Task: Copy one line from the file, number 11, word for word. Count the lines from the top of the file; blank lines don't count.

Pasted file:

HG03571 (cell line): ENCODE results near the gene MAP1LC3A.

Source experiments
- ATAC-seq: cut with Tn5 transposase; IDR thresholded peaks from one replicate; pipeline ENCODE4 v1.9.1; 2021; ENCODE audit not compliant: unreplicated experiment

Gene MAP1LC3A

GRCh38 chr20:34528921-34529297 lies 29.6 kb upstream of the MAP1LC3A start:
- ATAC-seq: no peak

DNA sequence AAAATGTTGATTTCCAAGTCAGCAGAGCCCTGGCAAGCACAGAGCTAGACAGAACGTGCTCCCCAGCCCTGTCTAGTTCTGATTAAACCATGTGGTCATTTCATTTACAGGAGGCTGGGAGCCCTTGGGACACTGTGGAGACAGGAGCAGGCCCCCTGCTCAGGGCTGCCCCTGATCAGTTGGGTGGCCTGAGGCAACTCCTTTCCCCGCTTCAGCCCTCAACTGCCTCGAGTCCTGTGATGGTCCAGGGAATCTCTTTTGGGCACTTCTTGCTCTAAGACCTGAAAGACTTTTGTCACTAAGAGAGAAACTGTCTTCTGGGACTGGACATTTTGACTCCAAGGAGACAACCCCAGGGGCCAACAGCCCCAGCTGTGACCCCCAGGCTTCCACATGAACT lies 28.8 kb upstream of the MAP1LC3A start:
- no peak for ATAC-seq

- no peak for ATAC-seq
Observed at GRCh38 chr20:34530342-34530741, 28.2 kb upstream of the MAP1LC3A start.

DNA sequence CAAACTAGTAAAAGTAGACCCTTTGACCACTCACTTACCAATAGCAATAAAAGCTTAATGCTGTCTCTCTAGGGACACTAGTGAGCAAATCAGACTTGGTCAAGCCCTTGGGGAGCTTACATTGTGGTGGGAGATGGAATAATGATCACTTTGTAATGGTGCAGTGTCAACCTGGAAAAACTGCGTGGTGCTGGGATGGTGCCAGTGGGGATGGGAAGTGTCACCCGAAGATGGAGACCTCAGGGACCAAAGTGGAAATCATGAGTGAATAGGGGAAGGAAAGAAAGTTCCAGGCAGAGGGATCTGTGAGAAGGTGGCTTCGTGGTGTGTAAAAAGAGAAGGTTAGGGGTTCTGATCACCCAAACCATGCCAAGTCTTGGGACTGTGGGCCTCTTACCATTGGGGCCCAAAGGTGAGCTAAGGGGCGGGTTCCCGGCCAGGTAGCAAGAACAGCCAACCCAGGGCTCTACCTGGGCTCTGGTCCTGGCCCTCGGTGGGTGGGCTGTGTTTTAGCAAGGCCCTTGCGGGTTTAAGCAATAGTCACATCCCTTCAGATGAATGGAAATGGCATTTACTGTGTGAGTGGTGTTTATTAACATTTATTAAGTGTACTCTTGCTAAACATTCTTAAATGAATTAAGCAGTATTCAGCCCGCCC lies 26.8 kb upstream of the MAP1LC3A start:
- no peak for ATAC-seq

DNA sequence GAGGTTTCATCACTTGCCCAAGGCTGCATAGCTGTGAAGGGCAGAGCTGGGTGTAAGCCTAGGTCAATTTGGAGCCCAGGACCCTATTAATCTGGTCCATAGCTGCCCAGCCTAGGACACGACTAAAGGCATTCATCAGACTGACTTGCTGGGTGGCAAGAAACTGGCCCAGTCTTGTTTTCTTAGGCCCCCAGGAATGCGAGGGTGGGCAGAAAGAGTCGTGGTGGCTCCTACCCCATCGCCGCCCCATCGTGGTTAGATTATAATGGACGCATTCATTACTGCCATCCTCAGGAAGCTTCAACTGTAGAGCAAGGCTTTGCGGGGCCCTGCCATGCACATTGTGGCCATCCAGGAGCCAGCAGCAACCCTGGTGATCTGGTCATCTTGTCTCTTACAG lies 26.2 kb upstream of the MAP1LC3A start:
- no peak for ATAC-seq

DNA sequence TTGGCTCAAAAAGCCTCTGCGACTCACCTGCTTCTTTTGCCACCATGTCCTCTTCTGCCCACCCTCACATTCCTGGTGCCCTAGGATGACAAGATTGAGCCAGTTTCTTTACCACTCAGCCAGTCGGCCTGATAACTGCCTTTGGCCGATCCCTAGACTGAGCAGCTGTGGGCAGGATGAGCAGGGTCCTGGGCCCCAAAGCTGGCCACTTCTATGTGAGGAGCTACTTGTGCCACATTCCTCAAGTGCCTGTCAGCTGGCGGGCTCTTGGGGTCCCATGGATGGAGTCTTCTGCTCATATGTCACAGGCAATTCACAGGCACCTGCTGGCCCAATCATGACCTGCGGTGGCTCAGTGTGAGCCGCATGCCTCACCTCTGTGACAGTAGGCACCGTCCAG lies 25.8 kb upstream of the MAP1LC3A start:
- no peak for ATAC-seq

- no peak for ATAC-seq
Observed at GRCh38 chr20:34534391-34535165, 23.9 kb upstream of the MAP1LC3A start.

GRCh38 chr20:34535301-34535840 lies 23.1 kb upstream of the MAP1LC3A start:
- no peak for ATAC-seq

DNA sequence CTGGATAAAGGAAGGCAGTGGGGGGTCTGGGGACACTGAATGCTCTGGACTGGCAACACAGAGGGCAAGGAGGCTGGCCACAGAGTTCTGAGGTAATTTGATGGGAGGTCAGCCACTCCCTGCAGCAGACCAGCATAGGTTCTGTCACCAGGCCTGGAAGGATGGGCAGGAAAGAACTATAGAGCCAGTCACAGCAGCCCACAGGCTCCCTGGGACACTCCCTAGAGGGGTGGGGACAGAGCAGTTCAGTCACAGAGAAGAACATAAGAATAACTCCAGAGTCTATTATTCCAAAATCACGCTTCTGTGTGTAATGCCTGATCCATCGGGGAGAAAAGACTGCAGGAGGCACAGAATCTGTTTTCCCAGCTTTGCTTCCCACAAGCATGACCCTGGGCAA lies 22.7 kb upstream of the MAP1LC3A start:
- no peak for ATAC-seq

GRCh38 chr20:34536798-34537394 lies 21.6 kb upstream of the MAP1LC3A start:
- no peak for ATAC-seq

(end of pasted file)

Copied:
DNA sequence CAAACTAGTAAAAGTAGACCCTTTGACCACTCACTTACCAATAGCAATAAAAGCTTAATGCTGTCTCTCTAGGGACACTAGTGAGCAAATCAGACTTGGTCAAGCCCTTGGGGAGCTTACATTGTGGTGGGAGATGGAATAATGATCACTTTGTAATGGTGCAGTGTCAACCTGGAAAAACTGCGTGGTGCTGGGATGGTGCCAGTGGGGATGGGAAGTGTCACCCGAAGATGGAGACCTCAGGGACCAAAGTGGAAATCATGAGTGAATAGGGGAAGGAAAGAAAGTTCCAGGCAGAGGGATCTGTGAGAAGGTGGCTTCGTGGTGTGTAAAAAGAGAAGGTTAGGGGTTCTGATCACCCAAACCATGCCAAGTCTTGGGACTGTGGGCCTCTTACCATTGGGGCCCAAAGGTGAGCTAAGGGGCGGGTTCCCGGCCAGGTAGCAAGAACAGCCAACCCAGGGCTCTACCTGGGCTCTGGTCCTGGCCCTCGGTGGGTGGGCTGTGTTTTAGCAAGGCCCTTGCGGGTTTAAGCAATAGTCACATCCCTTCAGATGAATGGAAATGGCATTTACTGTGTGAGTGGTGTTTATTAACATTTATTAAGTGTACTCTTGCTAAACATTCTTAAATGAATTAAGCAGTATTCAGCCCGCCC lies 26.8 kb upstream of the MAP1LC3A start: